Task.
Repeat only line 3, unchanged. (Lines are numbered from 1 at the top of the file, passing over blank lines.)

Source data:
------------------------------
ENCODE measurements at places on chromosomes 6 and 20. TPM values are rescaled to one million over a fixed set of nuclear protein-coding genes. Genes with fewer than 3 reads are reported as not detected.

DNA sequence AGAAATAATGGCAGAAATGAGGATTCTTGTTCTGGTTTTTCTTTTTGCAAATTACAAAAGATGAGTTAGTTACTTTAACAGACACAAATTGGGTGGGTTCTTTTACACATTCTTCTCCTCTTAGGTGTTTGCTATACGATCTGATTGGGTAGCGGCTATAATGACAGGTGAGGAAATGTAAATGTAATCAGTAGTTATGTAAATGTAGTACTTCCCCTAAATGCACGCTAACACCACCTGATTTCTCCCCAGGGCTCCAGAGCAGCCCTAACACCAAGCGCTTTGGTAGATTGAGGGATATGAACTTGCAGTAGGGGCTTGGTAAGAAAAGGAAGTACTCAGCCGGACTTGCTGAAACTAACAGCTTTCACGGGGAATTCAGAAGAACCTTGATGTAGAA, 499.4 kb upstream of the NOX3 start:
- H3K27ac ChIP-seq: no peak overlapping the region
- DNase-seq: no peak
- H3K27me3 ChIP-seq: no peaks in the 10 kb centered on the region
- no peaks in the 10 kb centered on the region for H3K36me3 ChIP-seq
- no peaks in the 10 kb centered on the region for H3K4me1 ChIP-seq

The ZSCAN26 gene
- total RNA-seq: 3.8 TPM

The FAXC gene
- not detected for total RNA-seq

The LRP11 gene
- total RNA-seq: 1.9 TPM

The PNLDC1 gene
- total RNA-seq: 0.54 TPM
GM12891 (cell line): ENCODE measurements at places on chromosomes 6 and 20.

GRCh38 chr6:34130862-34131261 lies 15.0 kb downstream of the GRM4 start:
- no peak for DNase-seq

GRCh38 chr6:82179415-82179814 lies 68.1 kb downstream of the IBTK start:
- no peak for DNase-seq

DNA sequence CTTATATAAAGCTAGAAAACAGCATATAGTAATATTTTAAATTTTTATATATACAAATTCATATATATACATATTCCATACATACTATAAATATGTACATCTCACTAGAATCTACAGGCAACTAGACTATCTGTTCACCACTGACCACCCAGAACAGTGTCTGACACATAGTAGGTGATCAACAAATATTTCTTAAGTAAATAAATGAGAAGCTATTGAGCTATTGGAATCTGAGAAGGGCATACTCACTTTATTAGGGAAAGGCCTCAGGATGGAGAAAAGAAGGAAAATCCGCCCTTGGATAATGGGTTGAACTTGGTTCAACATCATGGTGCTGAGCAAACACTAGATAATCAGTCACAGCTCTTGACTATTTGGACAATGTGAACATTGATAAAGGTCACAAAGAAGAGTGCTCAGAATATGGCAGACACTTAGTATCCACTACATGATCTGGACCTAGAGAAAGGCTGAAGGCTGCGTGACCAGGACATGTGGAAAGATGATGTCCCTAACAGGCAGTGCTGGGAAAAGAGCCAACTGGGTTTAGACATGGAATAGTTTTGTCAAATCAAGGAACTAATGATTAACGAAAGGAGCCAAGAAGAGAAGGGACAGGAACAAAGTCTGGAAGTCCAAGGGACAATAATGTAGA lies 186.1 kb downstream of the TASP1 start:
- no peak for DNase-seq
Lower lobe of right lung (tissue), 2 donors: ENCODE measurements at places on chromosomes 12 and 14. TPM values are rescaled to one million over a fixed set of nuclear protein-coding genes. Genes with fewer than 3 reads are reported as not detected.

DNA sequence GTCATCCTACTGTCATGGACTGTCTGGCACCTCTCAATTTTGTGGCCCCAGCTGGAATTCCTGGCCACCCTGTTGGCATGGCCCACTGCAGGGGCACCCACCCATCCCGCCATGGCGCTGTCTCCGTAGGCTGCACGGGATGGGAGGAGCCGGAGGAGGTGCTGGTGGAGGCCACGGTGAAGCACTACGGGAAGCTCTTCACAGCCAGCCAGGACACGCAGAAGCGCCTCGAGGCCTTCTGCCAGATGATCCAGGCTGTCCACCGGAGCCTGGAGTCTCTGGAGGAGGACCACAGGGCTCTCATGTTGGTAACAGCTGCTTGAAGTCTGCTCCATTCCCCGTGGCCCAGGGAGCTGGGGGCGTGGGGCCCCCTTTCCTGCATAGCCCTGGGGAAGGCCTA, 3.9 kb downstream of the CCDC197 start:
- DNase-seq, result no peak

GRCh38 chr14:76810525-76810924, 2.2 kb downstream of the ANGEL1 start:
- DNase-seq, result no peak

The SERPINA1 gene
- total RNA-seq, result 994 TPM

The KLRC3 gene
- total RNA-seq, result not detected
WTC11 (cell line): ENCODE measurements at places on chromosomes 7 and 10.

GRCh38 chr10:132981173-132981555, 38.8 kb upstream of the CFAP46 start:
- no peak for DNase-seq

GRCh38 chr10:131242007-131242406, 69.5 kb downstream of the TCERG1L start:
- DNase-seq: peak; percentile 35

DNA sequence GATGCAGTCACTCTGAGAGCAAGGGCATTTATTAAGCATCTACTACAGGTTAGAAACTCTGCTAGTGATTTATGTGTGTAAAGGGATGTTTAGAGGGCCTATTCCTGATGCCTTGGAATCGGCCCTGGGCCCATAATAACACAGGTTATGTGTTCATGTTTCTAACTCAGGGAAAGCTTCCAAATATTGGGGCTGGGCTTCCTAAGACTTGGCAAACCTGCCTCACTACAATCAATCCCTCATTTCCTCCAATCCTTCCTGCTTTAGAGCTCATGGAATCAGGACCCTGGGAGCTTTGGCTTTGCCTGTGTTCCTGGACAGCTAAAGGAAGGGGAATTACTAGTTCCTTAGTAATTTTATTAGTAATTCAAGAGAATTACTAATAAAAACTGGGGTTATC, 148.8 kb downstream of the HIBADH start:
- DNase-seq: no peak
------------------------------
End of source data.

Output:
- H3K27ac ChIP-seq: no peak overlapping the region